John Bell and contributorsTORONTO, Nov. 2, 2016 /CNW/ – Turnstone Biologics Inc. (“Turnstone”), an Ontario-based developer of novel oncolytic viral immunotherapies, announced the closing of a USD $41.4 million Series B financing led by OrbiMed Advisors LLC (“OrbiMed”) and Versant Ventures (“Versant”), which led Turnstone’s Series A round in October 2015. New investor F-Prime Capital Partners (“F-Prime”) and existing founding investor FACIT also participated. Proceeds from the financing will support an ongoing Phase I/II clinical trial in patients with advanced or metastatic solid tumours as well as accelerate and expand Turnstone’s pipeline, funding the development of three additional programs into the clinic. In connection with the financing Orbimed’s Rishi Gupta, JD and F-Prime’s Ben Auspitz will join Turnstone’s board of directors alongside Versant’s Brad Bolzon, PhD and Jerel Davis, PhD as well as FACIT’s Jeff Courtney.

Continue reading – FACIT start-up Turnstone Biologics closes USD $41M financing

Jan 5, 2016

OICR funds world-first clinical trial using cancer-fighting viruses

Oncology Viruses - Image of a cell.

Drs. John Bell, David Stojdl and Brian Lichty have together been investigating viral therapies for over 15 years. On July 10 in Ottawa they announced that this work has now moved to the clinic, with the launch of a world-first clinical trial using their custom-made cancer-fighting viruses.

Dr. Bell is leader of OICR’s Immuno- and Bio-therapies Program (ORBiT), based at the Ottawa Hospital Research Institute.

Continue reading – OICR funds world-first clinical trial using cancer-fighting viruses

Jul 10, 2015

Cancer patients treated in world-first clinical trial of Canadian viral therapy

OTTAWA, July 10, 2015 /CNW/ – Canadian researchers have launched the world’s first clinical trial of a novel investigational therapy that uses a combination of two viruses to attack and kill cancer cells, and stimulate an anti-cancer immune response. Previous research by this team and others worldwide suggests that this approach could be very powerful, and could have fewer side effects than conventional chemotherapy and radiation, although it will take years to rigorously test through this trial and others.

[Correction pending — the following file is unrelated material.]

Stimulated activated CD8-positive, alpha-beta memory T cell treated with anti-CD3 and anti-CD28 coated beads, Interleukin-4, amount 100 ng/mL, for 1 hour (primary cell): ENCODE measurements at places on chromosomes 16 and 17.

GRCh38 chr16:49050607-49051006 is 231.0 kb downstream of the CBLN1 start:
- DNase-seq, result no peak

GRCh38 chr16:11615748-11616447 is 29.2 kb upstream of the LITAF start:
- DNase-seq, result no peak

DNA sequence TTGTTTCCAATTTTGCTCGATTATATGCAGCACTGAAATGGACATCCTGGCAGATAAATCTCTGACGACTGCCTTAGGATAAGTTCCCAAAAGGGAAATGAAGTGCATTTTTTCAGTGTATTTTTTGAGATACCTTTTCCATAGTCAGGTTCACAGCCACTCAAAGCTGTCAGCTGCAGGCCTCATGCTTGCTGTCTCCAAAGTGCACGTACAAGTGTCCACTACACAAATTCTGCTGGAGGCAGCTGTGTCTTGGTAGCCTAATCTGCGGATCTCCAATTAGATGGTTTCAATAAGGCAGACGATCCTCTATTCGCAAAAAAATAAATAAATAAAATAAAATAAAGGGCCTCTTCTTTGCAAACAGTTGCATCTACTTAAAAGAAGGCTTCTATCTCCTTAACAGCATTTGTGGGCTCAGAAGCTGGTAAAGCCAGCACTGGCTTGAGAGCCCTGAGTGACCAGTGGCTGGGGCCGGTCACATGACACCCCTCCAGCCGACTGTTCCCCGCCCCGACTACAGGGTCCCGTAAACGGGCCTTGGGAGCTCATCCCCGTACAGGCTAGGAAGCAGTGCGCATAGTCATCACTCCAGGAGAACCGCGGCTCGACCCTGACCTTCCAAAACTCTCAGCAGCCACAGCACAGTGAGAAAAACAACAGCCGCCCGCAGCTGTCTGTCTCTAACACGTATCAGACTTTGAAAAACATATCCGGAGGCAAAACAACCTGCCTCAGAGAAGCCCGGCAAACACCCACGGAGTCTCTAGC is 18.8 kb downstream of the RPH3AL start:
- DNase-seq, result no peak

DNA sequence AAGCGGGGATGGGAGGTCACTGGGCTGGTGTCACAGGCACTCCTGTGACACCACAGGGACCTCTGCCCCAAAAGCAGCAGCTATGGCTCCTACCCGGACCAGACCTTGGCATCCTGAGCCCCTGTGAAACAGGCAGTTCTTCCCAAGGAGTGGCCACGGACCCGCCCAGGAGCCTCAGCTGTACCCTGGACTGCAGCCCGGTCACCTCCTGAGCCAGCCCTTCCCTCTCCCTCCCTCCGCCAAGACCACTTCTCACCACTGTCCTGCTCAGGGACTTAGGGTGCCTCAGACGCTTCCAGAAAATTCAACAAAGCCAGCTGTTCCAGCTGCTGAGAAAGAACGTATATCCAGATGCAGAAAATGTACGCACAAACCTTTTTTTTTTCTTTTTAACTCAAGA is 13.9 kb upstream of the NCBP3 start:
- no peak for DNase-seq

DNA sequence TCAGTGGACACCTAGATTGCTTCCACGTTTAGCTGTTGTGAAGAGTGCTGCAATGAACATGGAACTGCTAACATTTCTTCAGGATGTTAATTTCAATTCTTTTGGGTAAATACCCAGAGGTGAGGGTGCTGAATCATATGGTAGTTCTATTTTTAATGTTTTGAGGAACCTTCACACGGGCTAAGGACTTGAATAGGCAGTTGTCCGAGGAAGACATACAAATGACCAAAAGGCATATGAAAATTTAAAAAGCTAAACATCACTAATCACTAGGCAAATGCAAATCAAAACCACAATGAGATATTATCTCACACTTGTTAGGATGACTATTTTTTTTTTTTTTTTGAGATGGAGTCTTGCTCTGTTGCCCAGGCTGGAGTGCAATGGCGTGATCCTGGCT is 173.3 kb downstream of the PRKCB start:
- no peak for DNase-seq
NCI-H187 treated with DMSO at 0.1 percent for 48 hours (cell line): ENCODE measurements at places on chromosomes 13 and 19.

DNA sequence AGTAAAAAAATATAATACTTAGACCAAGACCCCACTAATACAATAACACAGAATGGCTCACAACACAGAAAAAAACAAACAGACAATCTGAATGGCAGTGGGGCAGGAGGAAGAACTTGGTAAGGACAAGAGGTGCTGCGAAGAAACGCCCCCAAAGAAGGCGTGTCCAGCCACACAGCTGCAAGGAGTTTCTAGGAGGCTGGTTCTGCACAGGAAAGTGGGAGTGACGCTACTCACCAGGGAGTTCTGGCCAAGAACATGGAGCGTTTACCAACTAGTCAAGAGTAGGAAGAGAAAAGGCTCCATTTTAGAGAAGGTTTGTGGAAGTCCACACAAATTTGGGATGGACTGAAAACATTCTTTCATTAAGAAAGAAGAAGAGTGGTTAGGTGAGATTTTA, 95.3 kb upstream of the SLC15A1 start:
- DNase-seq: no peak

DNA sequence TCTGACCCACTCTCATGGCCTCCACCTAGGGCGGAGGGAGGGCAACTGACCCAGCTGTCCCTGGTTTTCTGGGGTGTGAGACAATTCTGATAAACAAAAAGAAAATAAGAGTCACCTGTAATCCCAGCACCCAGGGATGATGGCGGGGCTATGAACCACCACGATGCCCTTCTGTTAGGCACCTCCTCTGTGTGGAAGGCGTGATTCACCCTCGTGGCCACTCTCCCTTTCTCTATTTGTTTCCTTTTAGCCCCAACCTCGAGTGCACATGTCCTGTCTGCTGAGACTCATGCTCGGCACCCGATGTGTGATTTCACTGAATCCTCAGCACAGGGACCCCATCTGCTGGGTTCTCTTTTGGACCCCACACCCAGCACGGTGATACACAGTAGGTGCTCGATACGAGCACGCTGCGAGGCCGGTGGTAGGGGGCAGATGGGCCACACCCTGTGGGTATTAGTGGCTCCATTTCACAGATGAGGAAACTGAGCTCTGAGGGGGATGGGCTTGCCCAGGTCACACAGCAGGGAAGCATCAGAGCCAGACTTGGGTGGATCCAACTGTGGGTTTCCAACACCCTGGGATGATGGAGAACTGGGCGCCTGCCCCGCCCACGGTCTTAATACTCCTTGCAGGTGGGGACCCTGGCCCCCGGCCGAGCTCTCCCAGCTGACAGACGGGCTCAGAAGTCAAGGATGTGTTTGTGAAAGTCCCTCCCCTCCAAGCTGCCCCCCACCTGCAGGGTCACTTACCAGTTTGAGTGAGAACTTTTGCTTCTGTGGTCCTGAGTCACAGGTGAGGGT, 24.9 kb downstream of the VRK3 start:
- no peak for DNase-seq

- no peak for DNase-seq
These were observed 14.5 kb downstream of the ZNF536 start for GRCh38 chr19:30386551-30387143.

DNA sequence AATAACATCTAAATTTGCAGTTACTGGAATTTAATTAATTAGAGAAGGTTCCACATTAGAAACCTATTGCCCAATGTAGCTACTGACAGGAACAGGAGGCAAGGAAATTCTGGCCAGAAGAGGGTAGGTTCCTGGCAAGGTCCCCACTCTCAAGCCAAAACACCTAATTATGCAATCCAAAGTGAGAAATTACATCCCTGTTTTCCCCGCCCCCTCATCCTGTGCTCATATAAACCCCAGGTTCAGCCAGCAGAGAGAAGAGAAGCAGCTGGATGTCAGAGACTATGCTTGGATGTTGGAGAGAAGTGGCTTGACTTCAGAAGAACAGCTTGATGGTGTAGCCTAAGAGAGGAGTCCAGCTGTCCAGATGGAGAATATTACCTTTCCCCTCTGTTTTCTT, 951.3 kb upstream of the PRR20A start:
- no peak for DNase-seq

The therapy was jointly discovered and is being developed by Dr. David Stojdl (Children’s Hospital of Eastern Ontario, University of Ottawa), Dr. Brian Lichty (McMaster University) and Dr. John Bell (The Ottawa Hospital, University of Ottawa), and their respective research teams and colleagues. The clinical trial, which is funded by the Ontario Institute for Cancer Research and coordinated by the NCIC Clinical Trials Group, is expected to enroll up to 79 patients at four hospitals across Canada. Up to 24 patients will receive one of the viruses and the rest will receive both, two weeks apart.

Christina Monker, 75, a former nurse from Rockland, Ontario, is one of the first patients treated in the trial. She was diagnosed with cancer in 2012 and, despite six weeks of radiation therapy and two rounds of chemotherapy, the cancer spread to both her lungs. After completing another 30 rounds of chemotherapy, she enrolled in the trial at The Ottawa Hospital and was treated on June 2, 2015.

“The nausea of chemotherapy was worse than I ever could have imagined, but with the viral therapy I just felt like I had the flu for a couple of days, and the symptoms were easily managed,” said Ms. Monker. “It is too soon to know if I may have benefited from this therapy, but I’m very glad to contribute to this important research that could improve care for others.”

The idea of using viruses to treat cancer has been around for more than a century, with sporadic reports of cancer patients experiencing remarkable recoveries after viral infections. However, it is only in recent years that viral therapy has begun to be developed and tested in a rigorous way. Drs. Bell, Lichty and Stojdl began investigating viral therapies for cancer nearly 15 years ago when they worked together at The Ottawa Hospital.

“We found that when normal cells become cancerous, it’s like they are making a deal with the devil,” explained Dr. Bell, a senior scientist at The Ottawa Hospital and professor at the University of Ottawa. “They acquire genetic mutations that allow them to grow very quickly, but these same mutations also make them more susceptible to viruses.”

The two viruses being tested in this clinical trial are called MG1MA3 and AdMA3. MG1MA3 is derived from a virus called Maraba, which was first isolated from Brazilian sandflies, while AdMA3 is derived from a common cold virus called Adenovirus. Both of these viruses have been engineered to stimulate an immune response against cancer cells that express a protein called MAGE-A3, but the Maraba virus also achieves an extra layer of anti-cancer activity by replicating inside many kinds of cancer cells and killing them directly. These viruses are manufactured in specialized facilities at The Ottawa Hospital and McMaster University.